Defining your legacy

If you're married, you may own many of your financial assets jointly with your spouse, which can help simplify things in the event you pass away. But what about assets that are in your name only? Or, what if you're single or widowed? 

Many women own assets they hope to pass on to loved ones and causes they care about. Ensuring that your assets are handled according to your wishes requires planning ahead. Yet, two common misconceptions prevent many people from taking adequate steps.

Myth 1: I have a will. That’s all I need.

A will takes effect only upon your death. Wills don't protect the legacy you've built if you become incapacitated. Nor can they cover how your wealth should be handled once your beneficiaries receive it.

Myth 2: Estate planning is for people with a lot of money

A desire to make things easier for your family has nothing to do with your net worth. Documenting and communicating your wishes reduces the burden on loved ones and gives you control.

Three reasons to establish an estate strategy

  1. An estate strategy gives you control. At its most basic, an estate plan lets you decide how things will be handled rather than the state. You decide how you will take care of yourself and the people and causes you care about. 
  2. An estate strategy may help you preserve the value of what you’ve worked so hard for. Without proper planning, a significant portion of your assets could go to taxes or unnecessary expenses.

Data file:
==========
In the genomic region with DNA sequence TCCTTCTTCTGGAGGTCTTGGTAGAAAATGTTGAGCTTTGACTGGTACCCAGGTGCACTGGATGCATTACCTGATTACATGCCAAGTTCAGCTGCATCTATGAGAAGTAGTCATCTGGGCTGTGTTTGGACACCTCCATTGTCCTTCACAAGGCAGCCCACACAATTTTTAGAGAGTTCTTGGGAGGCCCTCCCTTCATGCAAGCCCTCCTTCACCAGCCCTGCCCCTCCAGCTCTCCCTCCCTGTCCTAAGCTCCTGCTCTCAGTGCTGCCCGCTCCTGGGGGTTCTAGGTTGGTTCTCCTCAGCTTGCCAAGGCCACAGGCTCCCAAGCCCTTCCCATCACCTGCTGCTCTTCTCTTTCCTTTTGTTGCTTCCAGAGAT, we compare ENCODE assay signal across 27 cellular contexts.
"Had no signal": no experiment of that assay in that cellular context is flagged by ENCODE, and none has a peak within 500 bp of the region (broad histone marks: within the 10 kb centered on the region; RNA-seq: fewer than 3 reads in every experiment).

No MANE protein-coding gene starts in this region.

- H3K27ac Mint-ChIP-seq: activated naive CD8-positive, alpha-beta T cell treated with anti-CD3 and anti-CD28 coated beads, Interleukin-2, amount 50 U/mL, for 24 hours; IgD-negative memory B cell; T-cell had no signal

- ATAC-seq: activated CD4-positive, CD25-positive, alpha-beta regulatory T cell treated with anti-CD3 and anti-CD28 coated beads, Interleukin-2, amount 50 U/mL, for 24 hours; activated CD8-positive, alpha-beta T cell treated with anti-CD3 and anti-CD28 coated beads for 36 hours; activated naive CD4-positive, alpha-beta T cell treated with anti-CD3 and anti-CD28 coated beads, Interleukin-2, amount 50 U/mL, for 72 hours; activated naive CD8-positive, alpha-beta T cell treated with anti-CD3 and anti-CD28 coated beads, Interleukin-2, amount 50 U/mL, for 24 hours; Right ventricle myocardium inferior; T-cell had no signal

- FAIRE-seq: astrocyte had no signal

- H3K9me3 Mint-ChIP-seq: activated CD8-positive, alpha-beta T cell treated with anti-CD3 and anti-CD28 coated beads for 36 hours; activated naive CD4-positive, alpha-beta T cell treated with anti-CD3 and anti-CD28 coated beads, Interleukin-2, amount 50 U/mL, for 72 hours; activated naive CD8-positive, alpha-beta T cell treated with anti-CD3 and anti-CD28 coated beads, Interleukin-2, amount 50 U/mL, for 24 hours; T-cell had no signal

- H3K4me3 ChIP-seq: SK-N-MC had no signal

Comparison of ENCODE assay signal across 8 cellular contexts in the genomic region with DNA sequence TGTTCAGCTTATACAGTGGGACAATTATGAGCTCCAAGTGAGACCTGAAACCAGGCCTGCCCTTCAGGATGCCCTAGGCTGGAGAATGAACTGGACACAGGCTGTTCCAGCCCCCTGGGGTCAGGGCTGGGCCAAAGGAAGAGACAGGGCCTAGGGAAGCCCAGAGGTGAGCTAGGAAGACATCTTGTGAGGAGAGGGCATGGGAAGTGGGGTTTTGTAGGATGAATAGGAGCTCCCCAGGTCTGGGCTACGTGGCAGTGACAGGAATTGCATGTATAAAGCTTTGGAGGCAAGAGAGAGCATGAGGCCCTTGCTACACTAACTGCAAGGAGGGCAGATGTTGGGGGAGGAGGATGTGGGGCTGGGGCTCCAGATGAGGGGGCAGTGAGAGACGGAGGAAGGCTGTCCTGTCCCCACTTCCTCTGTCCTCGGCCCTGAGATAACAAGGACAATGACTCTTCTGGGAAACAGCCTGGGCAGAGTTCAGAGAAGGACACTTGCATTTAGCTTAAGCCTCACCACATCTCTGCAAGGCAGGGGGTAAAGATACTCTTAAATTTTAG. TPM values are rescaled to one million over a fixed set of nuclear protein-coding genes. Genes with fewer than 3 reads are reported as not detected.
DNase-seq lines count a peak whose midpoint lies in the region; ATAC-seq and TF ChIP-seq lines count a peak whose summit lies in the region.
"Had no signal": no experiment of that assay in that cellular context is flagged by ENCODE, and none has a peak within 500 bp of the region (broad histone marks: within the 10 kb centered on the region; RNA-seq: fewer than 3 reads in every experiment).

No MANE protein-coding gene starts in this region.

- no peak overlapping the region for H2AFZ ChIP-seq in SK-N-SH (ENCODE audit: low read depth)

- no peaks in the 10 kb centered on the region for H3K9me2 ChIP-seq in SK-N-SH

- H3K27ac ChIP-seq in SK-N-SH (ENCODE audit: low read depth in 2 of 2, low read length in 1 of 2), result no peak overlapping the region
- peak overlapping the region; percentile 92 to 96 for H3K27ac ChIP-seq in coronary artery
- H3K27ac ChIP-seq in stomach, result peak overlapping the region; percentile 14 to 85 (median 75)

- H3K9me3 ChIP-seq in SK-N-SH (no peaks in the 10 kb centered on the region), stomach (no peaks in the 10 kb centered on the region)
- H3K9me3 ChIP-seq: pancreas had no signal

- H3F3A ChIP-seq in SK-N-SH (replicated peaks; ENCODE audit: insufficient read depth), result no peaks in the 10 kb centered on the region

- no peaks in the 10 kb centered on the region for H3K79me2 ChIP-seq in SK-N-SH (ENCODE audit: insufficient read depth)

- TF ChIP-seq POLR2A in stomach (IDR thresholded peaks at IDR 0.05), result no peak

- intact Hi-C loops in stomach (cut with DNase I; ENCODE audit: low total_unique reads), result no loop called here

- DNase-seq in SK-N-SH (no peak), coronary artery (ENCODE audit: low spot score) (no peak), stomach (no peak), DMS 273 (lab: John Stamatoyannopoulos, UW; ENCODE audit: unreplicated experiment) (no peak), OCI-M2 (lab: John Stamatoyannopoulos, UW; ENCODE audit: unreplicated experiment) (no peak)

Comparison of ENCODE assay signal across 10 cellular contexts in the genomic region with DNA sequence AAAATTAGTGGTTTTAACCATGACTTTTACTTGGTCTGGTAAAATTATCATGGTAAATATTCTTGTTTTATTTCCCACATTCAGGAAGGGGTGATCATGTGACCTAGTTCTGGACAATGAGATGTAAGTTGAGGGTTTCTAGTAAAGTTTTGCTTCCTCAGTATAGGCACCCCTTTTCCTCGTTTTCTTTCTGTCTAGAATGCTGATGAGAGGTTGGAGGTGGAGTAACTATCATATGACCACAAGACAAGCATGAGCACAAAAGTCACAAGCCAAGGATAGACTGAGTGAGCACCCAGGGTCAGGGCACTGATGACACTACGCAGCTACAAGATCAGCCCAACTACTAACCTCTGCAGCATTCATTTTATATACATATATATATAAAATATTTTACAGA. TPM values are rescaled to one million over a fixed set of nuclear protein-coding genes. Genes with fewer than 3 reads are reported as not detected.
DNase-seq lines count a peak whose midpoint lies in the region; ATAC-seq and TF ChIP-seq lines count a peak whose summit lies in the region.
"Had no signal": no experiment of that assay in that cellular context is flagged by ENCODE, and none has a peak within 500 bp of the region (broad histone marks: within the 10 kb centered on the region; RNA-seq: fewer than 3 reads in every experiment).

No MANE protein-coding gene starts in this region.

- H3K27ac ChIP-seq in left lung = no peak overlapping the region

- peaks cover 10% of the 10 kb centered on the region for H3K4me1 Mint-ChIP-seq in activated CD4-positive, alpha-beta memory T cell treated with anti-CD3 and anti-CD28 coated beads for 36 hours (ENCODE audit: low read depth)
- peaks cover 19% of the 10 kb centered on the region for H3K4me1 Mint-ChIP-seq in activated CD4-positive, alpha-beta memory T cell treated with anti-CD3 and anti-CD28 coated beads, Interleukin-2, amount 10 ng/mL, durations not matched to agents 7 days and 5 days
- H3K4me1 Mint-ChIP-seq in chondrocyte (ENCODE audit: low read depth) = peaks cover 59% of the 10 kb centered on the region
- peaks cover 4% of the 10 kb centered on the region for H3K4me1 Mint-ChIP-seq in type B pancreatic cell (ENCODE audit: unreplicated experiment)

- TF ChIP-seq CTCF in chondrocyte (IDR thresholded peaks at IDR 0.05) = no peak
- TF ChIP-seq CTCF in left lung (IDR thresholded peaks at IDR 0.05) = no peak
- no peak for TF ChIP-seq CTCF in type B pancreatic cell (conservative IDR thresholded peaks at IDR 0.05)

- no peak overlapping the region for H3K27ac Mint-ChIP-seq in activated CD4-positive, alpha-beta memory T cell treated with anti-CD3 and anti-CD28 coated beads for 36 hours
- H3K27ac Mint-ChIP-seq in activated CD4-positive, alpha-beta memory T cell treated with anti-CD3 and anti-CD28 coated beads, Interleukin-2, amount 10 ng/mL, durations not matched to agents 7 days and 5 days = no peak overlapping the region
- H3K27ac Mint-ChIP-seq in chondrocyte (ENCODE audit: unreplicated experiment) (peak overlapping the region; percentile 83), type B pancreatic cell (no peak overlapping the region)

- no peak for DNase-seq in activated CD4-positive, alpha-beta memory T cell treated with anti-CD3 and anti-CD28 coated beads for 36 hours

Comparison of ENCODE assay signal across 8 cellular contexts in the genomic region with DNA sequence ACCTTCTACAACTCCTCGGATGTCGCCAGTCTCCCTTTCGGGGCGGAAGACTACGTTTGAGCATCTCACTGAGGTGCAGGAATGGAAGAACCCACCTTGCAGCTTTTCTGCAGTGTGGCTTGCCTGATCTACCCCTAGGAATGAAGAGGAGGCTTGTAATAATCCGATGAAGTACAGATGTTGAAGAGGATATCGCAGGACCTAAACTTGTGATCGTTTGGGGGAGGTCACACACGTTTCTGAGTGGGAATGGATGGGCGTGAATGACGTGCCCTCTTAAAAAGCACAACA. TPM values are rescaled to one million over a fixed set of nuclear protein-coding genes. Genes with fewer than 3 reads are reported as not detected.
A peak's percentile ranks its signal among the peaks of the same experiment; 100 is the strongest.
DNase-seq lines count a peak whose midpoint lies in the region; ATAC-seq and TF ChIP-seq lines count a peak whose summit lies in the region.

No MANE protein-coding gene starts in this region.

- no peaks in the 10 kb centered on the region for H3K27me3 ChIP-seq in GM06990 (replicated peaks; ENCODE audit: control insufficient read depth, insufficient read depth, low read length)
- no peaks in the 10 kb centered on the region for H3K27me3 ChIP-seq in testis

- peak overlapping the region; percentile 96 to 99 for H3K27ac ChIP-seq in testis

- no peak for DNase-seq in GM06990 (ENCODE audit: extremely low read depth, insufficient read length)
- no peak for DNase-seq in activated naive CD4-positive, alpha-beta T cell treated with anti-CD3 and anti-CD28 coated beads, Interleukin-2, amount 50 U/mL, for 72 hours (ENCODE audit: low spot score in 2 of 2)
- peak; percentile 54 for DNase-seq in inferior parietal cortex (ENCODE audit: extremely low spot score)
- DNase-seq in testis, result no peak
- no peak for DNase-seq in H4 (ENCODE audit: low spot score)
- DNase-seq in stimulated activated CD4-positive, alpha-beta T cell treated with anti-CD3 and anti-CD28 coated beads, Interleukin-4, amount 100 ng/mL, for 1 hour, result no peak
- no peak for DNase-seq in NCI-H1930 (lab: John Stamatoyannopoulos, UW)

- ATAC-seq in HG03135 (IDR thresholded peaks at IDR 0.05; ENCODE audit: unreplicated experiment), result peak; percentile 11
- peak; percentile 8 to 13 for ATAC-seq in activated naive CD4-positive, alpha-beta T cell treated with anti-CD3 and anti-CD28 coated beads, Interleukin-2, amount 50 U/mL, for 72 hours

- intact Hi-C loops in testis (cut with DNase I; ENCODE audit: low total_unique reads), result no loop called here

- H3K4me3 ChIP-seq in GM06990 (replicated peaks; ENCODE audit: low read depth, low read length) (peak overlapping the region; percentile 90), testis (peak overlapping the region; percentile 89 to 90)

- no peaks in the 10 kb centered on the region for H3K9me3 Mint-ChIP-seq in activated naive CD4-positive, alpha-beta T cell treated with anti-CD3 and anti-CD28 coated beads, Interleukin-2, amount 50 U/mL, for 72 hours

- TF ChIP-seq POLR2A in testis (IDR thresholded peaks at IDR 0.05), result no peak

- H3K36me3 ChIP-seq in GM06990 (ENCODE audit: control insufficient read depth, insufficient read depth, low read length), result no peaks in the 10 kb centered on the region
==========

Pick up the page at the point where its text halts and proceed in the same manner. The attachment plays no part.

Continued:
3. An estate strategy is designed to make things easier for your family because you can clearly spell out your wishes.

Start by educating yourself

Becoming educated about estate considerations as well as your various options is the first step. Here are some common tools you may wish to discuss with an estate-planning attorney:

  • Health care directive, or living will – A living will allows you to specify actions to take for your health in the event you become unable to make decisions for yourself.
  • Health care power of attorney – With a health care power of attorney, you can name someone to make medical decisions on your behalf, such as requesting or refusing medical treatment.
  • Trust – A trust can be set up to address a variety of needs, from supporting charities to setting guidelines about how your assets are distributed to your heirs. Learn more.

How we can help

No one wants her loved ones to face burdens because she didn't adequately prepare. While Edward Jones does not offer estate-planning services, we care about everything that's important to you. So, working with you, your attorney and your tax professional, we can help build financial strategies that take your legacy wishes into consideration.